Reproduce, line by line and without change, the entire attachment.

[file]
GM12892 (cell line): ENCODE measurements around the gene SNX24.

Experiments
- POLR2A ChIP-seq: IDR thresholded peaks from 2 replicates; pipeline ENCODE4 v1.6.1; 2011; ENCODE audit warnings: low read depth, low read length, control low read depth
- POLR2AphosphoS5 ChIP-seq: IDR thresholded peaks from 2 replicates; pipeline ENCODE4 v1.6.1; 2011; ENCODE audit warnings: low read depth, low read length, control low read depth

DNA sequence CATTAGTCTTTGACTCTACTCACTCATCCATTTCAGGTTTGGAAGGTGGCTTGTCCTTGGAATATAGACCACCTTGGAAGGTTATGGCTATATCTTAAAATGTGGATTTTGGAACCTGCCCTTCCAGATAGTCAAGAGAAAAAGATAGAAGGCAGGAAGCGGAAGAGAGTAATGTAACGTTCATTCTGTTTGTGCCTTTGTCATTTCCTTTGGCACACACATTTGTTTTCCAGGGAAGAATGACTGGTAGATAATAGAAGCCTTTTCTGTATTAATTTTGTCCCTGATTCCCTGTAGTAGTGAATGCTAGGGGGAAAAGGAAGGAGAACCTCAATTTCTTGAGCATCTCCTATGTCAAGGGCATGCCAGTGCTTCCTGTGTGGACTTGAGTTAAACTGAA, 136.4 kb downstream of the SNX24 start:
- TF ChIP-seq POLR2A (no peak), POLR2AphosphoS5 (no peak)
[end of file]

GM12892 (cell line): ENCODE measurements around the gene SNX24.

Experiments
- POLR2A ChIP-seq: IDR thresholded peaks from 2 replicates; pipeline ENCODE4 v1.6.1; 2011; ENCODE audit warnings: low read depth, low read length, control low read depth
- POLR2AphosphoS5 ChIP-seq: IDR thresholded peaks from 2 replicates; pipeline ENCODE4 v1.6.1; 2011; ENCODE audit warnings: low read depth, low read length, control low read depth

DNA sequence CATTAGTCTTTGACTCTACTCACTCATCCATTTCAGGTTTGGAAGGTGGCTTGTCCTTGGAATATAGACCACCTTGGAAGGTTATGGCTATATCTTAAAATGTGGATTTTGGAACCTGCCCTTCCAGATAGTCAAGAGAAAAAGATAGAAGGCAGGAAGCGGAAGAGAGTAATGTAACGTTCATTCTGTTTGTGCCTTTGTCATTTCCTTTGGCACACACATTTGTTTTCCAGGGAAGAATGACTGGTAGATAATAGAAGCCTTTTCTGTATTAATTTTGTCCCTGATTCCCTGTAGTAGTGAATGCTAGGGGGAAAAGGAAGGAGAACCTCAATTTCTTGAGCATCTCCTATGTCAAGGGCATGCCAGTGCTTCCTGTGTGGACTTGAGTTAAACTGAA, 136.4 kb downstream of the SNX24 start:
- TF ChIP-seq POLR2A (no peak), POLR2AphosphoS5 (no peak)